The only permanent treatment for eclampsia is delivering the baby even though doctors may prescribe certain medications if you are suffering from pre-eclampsia to keep it from turning into eclampsia. The doctor may make the decision of delivering your baby early if you develop eclampsia. This decision usually depends on the health and growth of the baby, how far along you are in your pregnancy and how severe is your eclampsia. It basically comes down to these two situations:

If The Baby Has Matured

If you are close to your term that is 37th week or after and your baby has matured enough, the doctor may decide to perform a C-section or to induce labor (whichever is preferable) and deliver your baby. This will cure your eclampsia effectively.

If The Baby Is Not Mature Enough

If your baby is not matured enough to deliver safely, your doctor may prescribe some medications until it has grown enough to be safely delivered if you are suffering from eclampsia. The more mature your baby and closer to your due date, the safer it is for both you and your baby.

If this is the case, then some measures need to be taken, which are as follows:

Medications

If the pregnant women has eclampsia and is suffering from convulsions and seizures, she may be given anticonvulsants to cure her of that. Doctors may also prescribe her some low dosages aspirin. Other than that doctors may also prescribe some blood pressure lowering medications to control hypertension.

Self-Care Routine

There are some things that you may also do, if you are suffering from eclampsia to get yourself out of this bind. They are as follows:

  • Eat a healthy and balanced diet with all the nutrients that your body requires.
  • You need to be proactive and have frequent check-ups as well as monitoring of the baby.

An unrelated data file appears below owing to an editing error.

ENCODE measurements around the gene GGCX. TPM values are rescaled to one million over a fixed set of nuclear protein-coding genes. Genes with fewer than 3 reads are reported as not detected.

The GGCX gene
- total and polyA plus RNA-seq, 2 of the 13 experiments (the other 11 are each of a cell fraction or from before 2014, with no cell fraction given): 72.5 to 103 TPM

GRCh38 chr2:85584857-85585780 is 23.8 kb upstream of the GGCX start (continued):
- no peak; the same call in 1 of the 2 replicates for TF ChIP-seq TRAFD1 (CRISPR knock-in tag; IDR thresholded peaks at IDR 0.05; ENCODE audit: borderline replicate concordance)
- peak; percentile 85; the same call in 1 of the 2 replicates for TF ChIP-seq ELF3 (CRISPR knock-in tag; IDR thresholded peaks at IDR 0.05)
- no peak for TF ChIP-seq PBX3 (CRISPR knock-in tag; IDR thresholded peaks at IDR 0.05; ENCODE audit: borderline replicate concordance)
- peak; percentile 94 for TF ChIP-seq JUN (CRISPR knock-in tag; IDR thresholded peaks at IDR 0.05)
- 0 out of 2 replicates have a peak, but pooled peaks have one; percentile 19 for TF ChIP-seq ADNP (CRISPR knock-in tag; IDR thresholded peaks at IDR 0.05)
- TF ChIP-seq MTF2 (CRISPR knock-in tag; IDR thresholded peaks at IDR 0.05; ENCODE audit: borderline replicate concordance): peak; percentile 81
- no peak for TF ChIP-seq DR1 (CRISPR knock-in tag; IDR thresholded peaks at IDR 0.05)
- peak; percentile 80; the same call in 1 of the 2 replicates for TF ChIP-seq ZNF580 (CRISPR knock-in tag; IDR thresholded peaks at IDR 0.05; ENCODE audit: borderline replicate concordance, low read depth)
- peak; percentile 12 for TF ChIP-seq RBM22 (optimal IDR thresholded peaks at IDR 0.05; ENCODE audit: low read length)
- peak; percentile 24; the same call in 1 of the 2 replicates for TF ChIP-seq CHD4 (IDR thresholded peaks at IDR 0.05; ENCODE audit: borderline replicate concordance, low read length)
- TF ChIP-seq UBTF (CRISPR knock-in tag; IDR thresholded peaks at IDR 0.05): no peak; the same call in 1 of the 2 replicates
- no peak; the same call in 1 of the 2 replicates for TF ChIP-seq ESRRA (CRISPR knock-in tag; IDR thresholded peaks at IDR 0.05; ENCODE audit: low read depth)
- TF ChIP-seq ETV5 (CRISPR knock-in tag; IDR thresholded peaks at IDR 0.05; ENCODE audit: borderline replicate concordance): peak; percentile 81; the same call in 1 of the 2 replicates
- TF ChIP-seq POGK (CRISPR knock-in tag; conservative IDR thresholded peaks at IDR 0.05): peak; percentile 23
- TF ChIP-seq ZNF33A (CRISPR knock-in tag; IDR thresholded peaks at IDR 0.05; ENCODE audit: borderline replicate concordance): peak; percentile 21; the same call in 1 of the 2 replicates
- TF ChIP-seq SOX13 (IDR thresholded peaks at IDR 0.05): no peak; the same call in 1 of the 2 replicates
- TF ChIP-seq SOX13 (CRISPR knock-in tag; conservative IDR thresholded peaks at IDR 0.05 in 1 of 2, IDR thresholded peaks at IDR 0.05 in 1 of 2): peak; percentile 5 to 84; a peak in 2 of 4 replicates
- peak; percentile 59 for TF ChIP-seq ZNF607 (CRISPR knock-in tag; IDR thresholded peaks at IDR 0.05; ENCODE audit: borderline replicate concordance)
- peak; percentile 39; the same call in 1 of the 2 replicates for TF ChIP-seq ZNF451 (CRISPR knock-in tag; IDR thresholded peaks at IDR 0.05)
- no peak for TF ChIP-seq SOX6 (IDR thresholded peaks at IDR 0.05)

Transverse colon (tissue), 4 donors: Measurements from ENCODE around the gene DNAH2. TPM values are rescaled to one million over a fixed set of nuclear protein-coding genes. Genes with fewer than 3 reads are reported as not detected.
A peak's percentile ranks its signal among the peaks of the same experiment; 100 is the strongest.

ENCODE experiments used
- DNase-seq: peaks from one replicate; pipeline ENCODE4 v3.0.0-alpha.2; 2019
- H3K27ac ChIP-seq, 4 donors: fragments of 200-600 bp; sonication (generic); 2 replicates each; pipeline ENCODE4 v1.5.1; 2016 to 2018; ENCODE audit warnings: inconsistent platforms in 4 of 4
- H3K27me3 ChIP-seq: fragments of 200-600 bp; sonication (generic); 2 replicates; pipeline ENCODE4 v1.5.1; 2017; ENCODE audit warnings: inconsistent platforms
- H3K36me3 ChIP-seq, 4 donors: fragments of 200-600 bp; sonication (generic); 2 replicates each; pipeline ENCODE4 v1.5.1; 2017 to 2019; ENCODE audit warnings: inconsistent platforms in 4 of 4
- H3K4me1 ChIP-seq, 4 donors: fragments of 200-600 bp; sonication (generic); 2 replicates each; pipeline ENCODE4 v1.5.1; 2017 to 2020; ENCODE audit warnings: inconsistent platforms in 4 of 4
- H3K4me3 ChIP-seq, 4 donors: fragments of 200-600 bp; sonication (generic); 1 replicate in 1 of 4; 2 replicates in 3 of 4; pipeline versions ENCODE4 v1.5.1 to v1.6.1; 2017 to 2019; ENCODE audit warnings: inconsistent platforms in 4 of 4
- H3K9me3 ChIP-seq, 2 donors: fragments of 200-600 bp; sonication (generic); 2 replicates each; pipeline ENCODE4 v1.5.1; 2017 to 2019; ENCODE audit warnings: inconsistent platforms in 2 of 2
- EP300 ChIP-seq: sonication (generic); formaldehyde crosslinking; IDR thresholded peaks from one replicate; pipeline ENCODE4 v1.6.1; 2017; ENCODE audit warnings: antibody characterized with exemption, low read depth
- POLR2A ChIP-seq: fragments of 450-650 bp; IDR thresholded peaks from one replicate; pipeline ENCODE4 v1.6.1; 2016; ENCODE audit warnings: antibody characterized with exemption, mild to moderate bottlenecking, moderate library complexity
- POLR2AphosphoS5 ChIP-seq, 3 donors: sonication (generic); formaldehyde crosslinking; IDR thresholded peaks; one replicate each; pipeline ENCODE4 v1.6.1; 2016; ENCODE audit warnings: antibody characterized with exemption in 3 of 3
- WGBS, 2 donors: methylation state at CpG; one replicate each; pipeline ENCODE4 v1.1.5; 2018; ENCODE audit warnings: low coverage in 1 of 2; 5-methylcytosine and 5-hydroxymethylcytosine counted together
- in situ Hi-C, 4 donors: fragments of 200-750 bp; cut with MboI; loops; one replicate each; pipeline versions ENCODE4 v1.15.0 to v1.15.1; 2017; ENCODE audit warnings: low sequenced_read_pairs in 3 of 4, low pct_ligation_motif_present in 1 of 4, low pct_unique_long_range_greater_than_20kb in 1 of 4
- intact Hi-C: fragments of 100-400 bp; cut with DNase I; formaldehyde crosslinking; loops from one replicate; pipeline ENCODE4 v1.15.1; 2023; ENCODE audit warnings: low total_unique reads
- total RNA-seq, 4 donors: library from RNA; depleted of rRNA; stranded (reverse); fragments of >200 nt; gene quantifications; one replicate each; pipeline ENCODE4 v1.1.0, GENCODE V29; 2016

• Get plenty of rest.
  • Avoid stress, tension and anxiety.
  • Take all your medications exactly as the doctor asked.
  • If you feel any discomfort or change in your condition, contact your doctor as soon as possible.

Can Your Baby Get Affected Because of Eclampsia?

If eclampsia is properly managed, the effects to your child should be very little but eclampsia does affect placenta reducing blood flow to it which may result into decreased oxygen, blood and nutrient supply to the fetus. This may cause suffocation, placental abruption and in some cases even stillbirth even though it is very rare. Placental abruption which refers to detachment of placenta from the uterus is a condition which, if does occur, leaves doctors no choice but to perform a caesarean operation in emergency to save the baby’s life. These problem caused by eclampsia may also cause your baby to be born with low weight and various health issues.

Even though the issues related with eclampsia get resolved once the baby is born, there is still an increased risk of the mother suffering from both eclampsia and pre-eclampsia in the subsequent pregnancies.

But if you talk to your doctor and inform him/her about your symptoms and/or history of eclampsia in yourself or your family, it can be better managed reducing the risks to some extent.

Was this article helpful?

Yes No
×

Suggestions to Improve the Article

This article contains incorrect information.

This article does not have the information I am looking for.


I Have a Medical Question.

Ask A Doctor Now

If you are facing a medical emergency, call your local emergency services immediately, or visit the nearest ER or urgent care facility
×

Suggestions to Improve the Article

×

How Did This Article Help?

This Article Did Change My Life!


I Have a Medical Question.

Ask A Doctor Now

If you are facing a medical emergency, call your local emergency services immediately, or visit the nearest ER or urgent care facility
×

Thank you for your feedback.